## Sunday, 29 July 2012

### Exchange Value

Exchange Value is Value in Exchange. Whereas Value is an absolute quantity, Exchange Value is a relative quantity. Whereas all products of human labour contain Value, only commodities have Exchange Value. The Value of any product of human labour, including commodities remains constant so long as the labour-time required for its production does not change. Exchange Value changes if either the labour-time required to produce the commodity changes, or if the labour-time required to produce the commodity it is being exchanged with alters.

Whereas, Value is measured in Labour-time, Exchange Value is measured in a certain quantity of some other Use Value. For example,

The Value of 100 yards of linen = 10 hours of labour-time.

The Value of 1 ton of iron = 10 hours of labour time.

The Exchange Value of 100 yards of linen = 1 ton of iron.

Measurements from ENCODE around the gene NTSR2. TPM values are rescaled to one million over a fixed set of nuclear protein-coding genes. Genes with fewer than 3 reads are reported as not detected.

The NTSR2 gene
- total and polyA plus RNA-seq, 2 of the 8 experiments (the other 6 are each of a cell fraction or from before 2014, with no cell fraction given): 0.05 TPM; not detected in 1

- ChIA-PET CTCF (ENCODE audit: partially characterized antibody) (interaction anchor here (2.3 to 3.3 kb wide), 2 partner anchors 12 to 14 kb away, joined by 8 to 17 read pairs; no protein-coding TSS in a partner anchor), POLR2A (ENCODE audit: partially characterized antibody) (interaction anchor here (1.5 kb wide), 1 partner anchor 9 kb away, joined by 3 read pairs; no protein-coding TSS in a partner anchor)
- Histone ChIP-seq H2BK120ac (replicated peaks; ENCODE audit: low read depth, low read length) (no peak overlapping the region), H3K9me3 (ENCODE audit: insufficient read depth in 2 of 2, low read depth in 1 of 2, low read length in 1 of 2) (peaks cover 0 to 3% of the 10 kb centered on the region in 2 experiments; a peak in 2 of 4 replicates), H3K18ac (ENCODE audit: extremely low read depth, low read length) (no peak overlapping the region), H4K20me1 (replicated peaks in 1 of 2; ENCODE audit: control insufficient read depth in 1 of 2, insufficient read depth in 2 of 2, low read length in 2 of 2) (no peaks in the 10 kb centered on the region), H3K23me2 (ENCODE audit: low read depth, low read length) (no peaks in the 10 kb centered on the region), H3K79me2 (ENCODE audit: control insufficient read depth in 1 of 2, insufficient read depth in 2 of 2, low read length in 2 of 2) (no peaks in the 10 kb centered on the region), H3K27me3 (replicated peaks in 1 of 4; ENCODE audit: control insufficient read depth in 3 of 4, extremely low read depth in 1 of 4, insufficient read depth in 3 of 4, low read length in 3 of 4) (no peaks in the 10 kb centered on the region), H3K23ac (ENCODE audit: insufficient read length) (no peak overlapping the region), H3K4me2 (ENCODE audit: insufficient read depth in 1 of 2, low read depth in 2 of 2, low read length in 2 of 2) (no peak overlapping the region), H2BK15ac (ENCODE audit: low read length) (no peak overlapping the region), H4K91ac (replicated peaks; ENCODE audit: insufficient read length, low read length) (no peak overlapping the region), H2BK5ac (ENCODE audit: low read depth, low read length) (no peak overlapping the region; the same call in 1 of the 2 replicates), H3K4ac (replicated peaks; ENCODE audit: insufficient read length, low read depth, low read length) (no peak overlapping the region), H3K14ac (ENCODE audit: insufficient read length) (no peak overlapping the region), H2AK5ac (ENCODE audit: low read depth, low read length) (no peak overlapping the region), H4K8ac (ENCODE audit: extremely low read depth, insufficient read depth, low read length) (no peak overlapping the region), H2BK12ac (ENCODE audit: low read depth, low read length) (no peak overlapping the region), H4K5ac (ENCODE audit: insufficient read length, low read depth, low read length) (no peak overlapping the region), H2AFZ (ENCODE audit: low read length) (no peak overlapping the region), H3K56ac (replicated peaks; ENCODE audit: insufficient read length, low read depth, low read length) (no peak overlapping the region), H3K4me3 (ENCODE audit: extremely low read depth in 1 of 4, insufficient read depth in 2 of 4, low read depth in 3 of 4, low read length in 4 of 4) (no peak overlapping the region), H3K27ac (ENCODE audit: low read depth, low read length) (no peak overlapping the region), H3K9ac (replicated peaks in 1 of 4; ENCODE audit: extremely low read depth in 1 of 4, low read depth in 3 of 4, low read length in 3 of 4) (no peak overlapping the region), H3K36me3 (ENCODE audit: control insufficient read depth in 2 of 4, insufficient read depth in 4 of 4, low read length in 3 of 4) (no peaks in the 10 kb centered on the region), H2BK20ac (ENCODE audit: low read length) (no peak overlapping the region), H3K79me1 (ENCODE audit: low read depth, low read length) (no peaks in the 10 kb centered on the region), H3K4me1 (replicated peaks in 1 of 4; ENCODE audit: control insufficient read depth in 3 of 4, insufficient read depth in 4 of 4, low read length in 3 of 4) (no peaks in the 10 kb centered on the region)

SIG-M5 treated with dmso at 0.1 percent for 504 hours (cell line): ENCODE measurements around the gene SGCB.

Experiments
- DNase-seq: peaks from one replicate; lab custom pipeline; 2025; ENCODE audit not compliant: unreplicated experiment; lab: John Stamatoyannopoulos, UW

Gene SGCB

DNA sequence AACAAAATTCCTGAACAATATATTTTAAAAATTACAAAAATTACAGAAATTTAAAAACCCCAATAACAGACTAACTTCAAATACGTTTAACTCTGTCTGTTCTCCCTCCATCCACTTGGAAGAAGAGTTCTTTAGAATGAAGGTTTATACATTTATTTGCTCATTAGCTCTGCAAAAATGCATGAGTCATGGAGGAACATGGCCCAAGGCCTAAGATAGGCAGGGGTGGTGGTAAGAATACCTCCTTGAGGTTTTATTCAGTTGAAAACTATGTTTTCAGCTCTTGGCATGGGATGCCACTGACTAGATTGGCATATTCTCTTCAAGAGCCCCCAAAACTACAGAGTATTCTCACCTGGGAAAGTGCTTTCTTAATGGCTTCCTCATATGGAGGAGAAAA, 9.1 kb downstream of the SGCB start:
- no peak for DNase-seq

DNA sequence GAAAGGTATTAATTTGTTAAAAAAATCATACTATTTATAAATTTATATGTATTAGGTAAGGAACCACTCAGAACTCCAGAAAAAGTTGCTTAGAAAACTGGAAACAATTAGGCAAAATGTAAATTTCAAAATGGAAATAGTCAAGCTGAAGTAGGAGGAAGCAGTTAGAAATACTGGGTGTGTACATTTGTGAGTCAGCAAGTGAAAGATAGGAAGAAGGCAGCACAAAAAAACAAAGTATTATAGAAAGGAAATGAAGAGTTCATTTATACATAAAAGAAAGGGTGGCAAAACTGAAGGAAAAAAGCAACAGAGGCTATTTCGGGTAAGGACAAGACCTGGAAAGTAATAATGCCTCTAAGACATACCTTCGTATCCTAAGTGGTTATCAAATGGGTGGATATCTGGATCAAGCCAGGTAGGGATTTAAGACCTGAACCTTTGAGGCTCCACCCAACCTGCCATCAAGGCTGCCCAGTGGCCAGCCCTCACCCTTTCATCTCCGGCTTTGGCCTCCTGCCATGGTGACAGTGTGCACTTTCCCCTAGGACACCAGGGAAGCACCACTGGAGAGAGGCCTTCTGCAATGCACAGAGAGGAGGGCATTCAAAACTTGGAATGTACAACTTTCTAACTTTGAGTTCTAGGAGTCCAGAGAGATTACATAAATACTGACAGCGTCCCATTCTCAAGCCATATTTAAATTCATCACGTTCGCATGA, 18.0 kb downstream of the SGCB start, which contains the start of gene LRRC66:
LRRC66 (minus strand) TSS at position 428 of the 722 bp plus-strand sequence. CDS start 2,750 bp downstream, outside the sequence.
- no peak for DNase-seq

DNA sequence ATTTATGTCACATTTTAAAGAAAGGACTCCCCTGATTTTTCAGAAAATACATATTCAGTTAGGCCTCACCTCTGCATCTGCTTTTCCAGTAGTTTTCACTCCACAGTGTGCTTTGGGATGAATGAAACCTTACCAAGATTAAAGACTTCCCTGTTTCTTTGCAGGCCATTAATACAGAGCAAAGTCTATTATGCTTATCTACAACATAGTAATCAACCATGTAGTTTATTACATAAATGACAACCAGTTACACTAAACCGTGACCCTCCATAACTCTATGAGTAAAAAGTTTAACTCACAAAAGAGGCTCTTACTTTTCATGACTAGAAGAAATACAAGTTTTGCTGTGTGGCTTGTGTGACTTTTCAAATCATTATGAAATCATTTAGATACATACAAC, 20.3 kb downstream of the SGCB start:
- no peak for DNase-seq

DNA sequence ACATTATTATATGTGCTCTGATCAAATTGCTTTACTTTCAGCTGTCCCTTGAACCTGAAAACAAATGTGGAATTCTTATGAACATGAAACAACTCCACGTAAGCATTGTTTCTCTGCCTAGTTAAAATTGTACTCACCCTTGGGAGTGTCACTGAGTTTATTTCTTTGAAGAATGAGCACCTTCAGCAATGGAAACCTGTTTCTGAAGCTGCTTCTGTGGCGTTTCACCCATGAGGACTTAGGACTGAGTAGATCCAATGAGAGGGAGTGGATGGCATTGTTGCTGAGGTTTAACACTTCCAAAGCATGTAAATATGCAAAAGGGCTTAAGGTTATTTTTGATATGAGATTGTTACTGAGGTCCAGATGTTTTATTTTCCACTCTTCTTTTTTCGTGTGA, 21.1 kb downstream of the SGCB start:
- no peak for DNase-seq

If the labour-time required to produce 1 ton of iron is reduced to say 5 hours due to a new production process then.

The Value of 100 yards of linen is still 10 hours of labour-time.

The Value of 1 ton of iron = 5 hours of labour-time.

The Exchange Value of 100 yards of linen = 2 tons of iron.

The same is true if the situation were reversed. The the Value of the iron would remain constant whilst the Value of the linen would be halved, and its Exchange Value against iron would also be halved.

If both now require only 5 hours of labour-time, their Value is halved, but their exchange Value remains constant.

So:

The Value of 100 yards of linen = 5 hours of labour-time

The Value of 1 ton of iron = 5 hours of labour-time

The Exchange Value of 100 yards of linen = 1 ton of iron.